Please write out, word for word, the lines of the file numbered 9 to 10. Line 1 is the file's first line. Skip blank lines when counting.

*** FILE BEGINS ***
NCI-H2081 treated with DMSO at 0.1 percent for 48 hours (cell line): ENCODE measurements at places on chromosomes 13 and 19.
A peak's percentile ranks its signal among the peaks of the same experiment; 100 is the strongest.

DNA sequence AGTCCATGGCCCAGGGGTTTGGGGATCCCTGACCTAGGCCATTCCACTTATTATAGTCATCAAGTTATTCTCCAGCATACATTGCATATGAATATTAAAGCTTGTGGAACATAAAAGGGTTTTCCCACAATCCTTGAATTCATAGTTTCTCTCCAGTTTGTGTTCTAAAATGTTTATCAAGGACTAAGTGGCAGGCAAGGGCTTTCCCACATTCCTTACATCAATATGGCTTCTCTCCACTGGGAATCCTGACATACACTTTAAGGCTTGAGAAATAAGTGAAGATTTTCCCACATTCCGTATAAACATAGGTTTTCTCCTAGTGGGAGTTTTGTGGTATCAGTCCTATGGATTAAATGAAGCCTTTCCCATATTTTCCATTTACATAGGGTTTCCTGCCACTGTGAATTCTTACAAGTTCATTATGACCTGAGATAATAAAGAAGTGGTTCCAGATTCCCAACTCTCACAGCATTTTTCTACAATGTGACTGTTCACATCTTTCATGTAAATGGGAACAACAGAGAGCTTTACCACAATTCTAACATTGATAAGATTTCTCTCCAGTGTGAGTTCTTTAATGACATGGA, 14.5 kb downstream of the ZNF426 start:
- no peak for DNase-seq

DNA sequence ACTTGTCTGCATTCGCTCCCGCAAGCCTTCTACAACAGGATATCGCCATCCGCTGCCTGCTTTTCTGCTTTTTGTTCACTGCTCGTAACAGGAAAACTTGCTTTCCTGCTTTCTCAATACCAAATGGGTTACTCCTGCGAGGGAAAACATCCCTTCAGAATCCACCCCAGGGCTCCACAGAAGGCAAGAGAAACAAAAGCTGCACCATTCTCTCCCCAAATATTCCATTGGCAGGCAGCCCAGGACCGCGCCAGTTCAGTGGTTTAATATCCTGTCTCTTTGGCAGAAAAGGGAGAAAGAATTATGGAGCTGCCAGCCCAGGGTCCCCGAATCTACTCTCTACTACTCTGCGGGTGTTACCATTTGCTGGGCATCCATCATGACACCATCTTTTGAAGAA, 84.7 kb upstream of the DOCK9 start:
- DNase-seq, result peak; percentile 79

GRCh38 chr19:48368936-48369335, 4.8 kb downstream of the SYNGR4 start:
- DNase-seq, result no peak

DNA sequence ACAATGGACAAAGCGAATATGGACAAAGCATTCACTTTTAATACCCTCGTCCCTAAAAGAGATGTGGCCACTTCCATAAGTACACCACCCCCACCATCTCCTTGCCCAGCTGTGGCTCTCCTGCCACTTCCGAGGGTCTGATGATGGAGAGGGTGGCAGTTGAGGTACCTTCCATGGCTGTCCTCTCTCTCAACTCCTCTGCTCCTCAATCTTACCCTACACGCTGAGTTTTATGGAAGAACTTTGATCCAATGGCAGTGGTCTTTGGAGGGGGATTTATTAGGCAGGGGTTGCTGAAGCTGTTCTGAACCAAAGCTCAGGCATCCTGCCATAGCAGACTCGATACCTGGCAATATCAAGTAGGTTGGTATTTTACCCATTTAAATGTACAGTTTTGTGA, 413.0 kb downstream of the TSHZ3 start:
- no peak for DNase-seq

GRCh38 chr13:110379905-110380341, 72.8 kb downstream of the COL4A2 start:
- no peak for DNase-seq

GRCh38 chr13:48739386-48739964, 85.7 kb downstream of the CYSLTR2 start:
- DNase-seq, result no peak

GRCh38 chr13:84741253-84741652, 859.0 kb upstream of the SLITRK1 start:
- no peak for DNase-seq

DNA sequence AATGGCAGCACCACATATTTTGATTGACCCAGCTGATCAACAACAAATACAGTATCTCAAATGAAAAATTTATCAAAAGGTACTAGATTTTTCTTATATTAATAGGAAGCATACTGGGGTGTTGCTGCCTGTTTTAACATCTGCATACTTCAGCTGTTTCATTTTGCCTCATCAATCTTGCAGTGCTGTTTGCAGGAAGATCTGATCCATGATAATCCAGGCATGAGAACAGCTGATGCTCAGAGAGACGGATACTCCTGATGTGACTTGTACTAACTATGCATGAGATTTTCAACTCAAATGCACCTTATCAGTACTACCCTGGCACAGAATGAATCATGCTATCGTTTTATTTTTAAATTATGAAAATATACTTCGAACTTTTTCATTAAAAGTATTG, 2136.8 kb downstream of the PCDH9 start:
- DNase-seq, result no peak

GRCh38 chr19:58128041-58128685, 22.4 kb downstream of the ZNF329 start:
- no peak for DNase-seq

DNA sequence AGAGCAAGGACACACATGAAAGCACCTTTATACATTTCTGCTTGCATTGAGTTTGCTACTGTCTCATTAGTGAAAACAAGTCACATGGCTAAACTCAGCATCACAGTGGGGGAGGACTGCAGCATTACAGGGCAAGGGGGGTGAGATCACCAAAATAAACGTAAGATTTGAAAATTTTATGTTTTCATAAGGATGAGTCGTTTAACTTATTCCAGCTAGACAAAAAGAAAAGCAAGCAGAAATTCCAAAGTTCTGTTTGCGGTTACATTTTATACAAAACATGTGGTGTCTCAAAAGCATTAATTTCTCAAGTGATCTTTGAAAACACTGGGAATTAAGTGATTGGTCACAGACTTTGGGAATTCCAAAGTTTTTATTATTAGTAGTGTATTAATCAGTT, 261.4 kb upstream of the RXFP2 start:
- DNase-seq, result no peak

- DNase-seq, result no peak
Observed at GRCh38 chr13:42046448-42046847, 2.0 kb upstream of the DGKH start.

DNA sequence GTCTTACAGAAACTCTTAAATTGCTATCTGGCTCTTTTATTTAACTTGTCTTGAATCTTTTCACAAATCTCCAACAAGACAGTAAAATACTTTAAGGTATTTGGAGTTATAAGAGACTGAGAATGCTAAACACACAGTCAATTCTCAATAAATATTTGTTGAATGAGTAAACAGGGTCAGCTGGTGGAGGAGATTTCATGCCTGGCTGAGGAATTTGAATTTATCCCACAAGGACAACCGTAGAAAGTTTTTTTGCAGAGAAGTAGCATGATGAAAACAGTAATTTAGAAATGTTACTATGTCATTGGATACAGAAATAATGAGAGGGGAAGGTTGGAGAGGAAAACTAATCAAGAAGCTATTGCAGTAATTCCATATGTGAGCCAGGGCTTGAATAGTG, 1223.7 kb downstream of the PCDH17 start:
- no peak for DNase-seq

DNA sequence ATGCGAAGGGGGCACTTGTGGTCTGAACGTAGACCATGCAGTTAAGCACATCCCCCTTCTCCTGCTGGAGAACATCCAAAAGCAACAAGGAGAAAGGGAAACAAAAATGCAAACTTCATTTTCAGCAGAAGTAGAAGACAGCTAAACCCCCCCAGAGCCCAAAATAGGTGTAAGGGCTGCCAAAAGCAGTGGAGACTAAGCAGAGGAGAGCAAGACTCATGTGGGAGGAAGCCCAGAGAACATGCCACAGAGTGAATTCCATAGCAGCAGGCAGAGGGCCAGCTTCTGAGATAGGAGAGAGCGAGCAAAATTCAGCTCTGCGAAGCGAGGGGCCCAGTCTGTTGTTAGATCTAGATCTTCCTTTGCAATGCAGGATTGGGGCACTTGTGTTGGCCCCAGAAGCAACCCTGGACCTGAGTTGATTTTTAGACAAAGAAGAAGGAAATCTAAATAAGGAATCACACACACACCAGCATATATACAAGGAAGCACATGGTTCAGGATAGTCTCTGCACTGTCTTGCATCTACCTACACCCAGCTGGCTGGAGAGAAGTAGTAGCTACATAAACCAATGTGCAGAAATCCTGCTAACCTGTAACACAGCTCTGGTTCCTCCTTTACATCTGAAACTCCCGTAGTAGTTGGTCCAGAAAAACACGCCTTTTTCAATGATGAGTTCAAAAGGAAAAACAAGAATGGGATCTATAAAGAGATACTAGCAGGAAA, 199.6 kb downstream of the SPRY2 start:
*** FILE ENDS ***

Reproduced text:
DNA sequence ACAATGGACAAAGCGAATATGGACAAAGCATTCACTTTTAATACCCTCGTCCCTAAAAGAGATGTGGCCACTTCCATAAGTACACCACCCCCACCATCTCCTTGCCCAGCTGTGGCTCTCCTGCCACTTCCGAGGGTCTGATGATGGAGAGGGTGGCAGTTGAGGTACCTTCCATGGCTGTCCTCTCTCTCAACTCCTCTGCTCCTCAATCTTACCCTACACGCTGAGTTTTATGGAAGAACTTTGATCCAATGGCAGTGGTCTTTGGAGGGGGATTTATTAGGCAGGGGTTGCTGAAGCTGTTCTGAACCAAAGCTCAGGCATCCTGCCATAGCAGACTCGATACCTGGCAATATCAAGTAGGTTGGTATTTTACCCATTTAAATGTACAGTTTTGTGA, 413.0 kb downstream of the TSHZ3 start:
- no peak for DNase-seq